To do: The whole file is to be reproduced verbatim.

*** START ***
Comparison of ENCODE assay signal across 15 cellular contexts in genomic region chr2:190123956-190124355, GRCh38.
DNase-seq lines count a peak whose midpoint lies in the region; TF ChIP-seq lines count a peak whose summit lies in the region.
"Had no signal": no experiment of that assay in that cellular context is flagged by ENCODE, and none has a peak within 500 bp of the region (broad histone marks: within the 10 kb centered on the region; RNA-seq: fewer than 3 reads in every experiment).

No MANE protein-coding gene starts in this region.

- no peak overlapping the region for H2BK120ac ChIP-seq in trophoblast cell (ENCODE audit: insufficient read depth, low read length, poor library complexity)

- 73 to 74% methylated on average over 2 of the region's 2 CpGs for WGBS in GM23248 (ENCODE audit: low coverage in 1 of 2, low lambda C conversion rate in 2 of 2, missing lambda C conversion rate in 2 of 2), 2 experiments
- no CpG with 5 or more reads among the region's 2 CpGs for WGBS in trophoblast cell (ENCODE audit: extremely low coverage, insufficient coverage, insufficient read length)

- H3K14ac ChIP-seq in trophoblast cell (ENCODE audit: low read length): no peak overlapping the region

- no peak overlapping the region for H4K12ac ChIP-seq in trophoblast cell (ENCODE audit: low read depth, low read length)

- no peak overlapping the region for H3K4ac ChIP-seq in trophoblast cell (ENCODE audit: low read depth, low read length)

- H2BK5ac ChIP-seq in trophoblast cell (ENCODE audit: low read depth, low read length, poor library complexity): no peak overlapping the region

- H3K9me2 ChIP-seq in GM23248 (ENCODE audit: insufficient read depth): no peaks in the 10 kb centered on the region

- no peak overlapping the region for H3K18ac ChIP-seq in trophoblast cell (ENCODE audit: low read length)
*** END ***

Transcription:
Comparison of ENCODE assay signal across 15 cellular contexts in genomic region chr2:190123956-190124355, GRCh38.
DNase-seq lines count a peak whose midpoint lies in the region; TF ChIP-seq lines count a peak whose summit lies in the region.
"Had no signal": no experiment of that assay in that cellular context is flagged by ENCODE, and none has a peak within 500 bp of the region (broad histone marks: within the 10 kb centered on the region; RNA-seq: fewer than 3 reads in every experiment).

No MANE protein-coding gene starts in this region.

- no peak overlapping the region for H2BK120ac ChIP-seq in trophoblast cell (ENCODE audit: insufficient read depth, low read length, poor library complexity)

- 73 to 74% methylated on average over 2 of the region's 2 CpGs for WGBS in GM23248 (ENCODE audit: low coverage in 1 of 2, low lambda C conversion rate in 2 of 2, missing lambda C conversion rate in 2 of 2), 2 experiments
- no CpG with 5 or more reads among the region's 2 CpGs for WGBS in trophoblast cell (ENCODE audit: extremely low coverage, insufficient coverage, insufficient read length)

- H3K14ac ChIP-seq in trophoblast cell (ENCODE audit: low read length): no peak overlapping the region

- no peak overlapping the region for H4K12ac ChIP-seq in trophoblast cell (ENCODE audit: low read depth, low read length)

- no peak overlapping the region for H3K4ac ChIP-seq in trophoblast cell (ENCODE audit: low read depth, low read length)

- H2BK5ac ChIP-seq in trophoblast cell (ENCODE audit: low read depth, low read length, poor library complexity): no peak overlapping the region

- H3K9me2 ChIP-seq in GM23248 (ENCODE audit: insufficient read depth): no peaks in the 10 kb centered on the region

- no peak overlapping the region for H3K18ac ChIP-seq in trophoblast cell (ENCODE audit: low read length)